Competition: Why It’s Not Healthy
As a teacher I was guilty of it too until it began to dawn on me how damaging it can be to children. As teachers we should never be dividing the classroom or school by grading, tracking, special grouping, and competition. We should rather be uniting them to stand together as one, to help each other, to see the strengths of others so that each and every child knows his worth. That is not to say that children shouldn’t learn areas where they can improve or make progress, but shouldn’t it be done in the most constructive way possible?
Our culture teaches children that everybody can reach their dreams when clearly this is not as cut and dry as it may seem given how they are taught, separated, and divided from their earliest years. Our entire economic structure is steeped in competition, which means that, in fact, not everyone can win.
What’s more, those that are more apt to win (those whose parents/families have more resources and a better education) have the deck unfairly stacked in their own favor. How can a youth who belongs to an uneducated family in poverty compete against someone from an upper middle class family who is well educated? Yet children of these varying backgrounds meet everyday at school and in the classroom, and through grades and academic/social competitions they are reminded of their place in life.
How to Make Your Classroom Different
So, I think as teachers we need to make the heart of the school day echo unity rather than division. It’s not enough to say “Well, that’s the way the world is and we have to prepare them for it.” I think we need to be giving them more to think about than the status quo. Everyone Wins, a book by Josette and Sambhava Luvmour is a resource I use in my Summer Arts and Education program as well as in the classroom to build unity and cooperation. It’s a great book that lists dozens of activities that reach a range of physical and social levels, and each was designed so that children can play exciting games that have them working as a team to complete a goal or challenge.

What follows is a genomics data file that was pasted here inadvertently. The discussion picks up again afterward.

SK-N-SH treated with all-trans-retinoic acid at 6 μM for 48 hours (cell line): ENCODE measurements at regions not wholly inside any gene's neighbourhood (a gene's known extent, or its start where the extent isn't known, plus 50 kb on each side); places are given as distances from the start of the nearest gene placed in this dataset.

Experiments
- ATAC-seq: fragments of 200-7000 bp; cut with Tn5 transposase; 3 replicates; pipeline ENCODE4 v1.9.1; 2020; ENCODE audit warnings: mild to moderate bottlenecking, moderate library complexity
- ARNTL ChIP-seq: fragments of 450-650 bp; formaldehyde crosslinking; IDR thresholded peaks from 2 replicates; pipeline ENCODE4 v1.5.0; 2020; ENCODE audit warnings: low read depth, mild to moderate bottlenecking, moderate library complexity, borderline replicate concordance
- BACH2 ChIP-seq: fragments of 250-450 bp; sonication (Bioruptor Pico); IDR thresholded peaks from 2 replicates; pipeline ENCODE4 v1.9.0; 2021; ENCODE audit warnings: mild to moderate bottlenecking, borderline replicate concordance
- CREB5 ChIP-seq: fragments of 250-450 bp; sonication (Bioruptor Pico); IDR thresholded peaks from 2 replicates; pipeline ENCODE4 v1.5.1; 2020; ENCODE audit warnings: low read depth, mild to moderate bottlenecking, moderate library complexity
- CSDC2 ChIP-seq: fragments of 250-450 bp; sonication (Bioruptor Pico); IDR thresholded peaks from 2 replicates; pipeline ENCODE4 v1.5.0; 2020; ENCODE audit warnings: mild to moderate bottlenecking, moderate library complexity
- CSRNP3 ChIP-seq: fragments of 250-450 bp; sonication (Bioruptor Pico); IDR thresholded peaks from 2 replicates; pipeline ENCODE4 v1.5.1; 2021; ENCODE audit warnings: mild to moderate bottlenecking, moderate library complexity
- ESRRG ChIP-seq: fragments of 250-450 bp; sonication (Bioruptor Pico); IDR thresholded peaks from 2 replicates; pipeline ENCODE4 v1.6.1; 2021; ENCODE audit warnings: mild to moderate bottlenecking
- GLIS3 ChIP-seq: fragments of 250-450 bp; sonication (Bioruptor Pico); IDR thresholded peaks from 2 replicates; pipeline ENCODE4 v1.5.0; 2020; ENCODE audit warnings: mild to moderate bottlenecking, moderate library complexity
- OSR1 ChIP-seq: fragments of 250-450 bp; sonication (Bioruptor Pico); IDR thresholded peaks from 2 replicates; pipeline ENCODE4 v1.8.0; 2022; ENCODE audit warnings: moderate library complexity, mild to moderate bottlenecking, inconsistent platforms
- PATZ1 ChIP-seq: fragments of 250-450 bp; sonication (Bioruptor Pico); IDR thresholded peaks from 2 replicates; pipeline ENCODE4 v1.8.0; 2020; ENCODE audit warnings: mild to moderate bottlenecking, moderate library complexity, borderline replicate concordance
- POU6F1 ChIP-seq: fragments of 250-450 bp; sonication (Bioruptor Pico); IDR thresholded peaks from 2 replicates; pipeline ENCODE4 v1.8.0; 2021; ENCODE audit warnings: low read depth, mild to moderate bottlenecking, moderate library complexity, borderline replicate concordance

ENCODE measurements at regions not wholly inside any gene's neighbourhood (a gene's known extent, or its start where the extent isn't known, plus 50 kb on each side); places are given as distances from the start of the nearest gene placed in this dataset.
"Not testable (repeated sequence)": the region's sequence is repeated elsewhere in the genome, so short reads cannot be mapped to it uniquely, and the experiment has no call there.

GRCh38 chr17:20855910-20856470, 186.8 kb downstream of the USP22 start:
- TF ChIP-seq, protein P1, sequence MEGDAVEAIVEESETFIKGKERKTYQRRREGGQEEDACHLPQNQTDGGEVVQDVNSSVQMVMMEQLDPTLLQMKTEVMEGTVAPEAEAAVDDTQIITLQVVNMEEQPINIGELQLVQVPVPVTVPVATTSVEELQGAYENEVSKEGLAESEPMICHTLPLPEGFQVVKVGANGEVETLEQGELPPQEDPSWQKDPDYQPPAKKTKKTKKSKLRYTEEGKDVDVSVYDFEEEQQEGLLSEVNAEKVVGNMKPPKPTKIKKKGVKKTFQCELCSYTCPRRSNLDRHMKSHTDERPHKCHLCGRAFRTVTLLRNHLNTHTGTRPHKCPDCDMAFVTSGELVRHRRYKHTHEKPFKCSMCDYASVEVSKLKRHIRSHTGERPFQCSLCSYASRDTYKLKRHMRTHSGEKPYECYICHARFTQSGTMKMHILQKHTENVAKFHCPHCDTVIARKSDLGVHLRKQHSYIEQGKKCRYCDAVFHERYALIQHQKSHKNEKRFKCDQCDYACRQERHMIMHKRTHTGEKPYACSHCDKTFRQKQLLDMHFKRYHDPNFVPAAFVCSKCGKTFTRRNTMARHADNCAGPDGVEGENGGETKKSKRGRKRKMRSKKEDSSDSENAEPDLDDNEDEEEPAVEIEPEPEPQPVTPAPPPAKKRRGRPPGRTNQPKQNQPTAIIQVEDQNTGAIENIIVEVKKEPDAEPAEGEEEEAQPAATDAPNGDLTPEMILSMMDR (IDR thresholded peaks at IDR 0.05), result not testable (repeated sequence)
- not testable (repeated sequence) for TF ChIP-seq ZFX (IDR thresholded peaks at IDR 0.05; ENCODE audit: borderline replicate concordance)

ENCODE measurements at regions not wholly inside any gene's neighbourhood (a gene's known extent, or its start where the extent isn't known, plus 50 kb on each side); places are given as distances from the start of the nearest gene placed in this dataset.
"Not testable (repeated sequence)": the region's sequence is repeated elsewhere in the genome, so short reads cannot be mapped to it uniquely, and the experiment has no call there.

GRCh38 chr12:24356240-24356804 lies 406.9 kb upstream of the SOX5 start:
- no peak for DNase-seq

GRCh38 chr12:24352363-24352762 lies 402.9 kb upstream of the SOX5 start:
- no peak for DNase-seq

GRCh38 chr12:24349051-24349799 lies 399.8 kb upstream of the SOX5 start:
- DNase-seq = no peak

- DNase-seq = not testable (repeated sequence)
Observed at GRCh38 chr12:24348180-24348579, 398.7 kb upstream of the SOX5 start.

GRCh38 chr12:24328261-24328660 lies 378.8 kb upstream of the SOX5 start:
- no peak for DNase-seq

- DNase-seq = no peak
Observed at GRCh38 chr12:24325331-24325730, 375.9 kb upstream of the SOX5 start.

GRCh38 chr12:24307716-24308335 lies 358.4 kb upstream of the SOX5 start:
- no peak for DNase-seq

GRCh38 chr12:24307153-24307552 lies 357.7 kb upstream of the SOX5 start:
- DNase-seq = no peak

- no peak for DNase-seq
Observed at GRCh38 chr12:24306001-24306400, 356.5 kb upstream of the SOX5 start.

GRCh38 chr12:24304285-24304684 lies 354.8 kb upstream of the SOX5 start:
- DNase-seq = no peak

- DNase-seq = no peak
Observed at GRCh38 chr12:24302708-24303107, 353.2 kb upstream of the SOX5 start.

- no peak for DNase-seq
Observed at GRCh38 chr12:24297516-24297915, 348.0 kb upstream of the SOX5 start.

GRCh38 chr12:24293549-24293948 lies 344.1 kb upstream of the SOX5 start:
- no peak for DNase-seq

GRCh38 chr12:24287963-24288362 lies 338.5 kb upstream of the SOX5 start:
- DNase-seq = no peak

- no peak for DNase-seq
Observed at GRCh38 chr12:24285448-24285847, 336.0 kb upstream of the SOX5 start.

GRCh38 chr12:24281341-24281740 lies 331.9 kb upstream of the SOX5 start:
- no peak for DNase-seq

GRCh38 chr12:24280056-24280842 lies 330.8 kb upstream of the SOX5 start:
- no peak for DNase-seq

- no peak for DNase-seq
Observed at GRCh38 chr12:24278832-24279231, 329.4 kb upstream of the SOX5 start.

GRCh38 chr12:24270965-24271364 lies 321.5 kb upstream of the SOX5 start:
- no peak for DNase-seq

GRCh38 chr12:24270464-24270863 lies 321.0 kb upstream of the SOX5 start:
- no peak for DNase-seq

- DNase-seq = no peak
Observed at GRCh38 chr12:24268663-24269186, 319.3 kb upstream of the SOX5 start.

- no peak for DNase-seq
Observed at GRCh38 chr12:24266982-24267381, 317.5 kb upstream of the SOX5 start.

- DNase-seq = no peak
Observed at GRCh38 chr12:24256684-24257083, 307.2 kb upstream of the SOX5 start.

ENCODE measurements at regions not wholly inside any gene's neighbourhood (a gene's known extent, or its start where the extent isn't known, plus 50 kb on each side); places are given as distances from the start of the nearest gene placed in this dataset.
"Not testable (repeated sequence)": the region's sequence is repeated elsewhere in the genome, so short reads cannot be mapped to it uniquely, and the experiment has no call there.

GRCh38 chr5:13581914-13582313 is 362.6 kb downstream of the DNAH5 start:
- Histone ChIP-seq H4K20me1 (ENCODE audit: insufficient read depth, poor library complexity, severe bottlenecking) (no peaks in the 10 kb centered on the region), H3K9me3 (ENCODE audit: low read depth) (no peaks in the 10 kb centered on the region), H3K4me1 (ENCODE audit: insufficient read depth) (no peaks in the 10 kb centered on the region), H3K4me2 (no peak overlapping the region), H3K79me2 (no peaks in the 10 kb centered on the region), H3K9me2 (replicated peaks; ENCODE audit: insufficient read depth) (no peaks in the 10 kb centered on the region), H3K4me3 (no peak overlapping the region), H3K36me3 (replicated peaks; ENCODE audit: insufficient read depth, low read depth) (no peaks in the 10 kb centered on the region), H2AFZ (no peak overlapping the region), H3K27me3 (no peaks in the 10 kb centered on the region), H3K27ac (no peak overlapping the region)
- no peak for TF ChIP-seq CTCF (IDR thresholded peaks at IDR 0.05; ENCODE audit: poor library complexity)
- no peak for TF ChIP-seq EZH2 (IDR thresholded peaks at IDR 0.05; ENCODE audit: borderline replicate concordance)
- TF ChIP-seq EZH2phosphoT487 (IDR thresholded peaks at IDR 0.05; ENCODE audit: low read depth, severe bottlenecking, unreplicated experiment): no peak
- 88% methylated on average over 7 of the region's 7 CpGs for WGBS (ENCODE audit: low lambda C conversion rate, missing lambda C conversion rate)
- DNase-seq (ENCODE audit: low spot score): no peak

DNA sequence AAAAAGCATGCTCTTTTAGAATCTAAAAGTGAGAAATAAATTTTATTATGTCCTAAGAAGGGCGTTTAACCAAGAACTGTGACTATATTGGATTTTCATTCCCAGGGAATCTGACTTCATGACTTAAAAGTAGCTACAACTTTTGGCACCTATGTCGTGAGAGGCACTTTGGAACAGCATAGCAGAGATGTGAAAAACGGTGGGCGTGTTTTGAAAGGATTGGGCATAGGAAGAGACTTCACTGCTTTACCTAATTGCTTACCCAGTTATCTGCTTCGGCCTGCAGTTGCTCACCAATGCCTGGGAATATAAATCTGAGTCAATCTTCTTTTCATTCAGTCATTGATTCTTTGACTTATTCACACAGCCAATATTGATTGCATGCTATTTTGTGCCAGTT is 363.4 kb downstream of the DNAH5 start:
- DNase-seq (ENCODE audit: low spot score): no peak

Hop as One has the children lift a leg for someone behind to hold, and in a nice long line the children try to hop through and obstacle course together. My K-5 students worked on this for twenty minutes, figuring out how to move the line while hopping together and make it through various obstacles.
Toby the Terrific Turtle gives a leader a chance to guide the rest of the group that is blindfolded under a blanket through an obstacle. Did you ever try as a group to flip a ball off a sheet and have the other group catch it in their sheet? Blan_ket Vollyeball_ suggests you try. The kids enjoyed also making letters and shapes together using jumpropes, as well as the high energy games like _Giants, Wizards, Elves_ and _Snowblind_.
There are many resources, and author Terry Orlick comes to mind, that offer a variety of games which build community, trust, respect, and teamwork and I think every teacher should begin a collection, and perhaps even begin to approach their physical education department with ideas. Start with Everyone Wins and everyone will.
I observed back to back games purposely to note the differences in student participation. One was a game from Everyone Wins and another a competitive game of Capture the Flag. In Capture the Flag children argued about who was tagged and who wasn’t. One child was hurt and had to sit on the bench until he finished crying, three others were afraid to participate, some complained about the winning team cheating, and others who did win bragged about it to the opposite team. These are all hallmarks of competitive games, while as these issues cease to exist with cooperative games. In the cooperative game all I observed were children laughing, helping, and falling or succeeding together only to learn the joys of working together instead of against each other.